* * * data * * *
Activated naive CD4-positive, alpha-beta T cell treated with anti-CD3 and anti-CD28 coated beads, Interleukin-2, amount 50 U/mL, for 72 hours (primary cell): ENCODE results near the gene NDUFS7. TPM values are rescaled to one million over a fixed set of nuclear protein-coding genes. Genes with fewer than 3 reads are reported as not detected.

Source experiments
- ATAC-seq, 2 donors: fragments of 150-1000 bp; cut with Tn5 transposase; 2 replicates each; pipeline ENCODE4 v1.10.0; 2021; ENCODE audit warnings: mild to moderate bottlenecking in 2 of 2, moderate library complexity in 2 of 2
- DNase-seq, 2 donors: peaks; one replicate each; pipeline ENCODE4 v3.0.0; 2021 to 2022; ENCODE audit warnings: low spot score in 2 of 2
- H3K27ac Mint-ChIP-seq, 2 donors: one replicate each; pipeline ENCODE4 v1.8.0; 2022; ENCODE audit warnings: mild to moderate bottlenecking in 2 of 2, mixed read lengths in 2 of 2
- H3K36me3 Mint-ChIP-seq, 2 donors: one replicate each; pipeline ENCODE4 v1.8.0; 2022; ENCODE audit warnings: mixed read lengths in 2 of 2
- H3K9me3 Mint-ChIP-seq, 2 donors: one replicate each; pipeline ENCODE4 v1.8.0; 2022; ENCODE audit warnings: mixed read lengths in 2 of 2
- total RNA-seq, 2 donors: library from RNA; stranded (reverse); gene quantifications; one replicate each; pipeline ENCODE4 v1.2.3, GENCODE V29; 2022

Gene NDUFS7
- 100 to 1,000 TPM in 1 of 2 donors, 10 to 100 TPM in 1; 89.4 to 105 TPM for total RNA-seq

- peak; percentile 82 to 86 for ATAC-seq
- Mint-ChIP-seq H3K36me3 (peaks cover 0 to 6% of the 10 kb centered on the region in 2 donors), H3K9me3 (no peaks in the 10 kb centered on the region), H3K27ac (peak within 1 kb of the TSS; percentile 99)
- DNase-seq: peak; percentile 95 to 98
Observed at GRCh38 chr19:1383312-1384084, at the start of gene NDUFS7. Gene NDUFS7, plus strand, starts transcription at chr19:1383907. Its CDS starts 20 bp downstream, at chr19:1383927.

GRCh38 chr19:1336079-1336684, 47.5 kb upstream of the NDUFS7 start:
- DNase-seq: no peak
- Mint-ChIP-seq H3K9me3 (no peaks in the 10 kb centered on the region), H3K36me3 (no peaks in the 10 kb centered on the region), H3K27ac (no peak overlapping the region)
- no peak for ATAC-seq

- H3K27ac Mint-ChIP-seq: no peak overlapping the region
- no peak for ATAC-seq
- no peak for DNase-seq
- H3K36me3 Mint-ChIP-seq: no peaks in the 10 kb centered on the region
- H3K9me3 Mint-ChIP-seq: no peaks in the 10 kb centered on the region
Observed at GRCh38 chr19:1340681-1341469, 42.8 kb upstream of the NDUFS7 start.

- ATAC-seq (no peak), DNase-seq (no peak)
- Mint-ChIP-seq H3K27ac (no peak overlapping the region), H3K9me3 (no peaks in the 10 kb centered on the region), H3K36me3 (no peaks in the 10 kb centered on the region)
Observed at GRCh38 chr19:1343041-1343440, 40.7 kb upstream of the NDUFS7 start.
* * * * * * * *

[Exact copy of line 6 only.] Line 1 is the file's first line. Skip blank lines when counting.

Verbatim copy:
- H3K36me3 Mint-ChIP-seq, 2 donors: one replicate each; pipeline ENCODE4 v1.8.0; 2022; ENCODE audit warnings: mixed read lengths in 2 of 2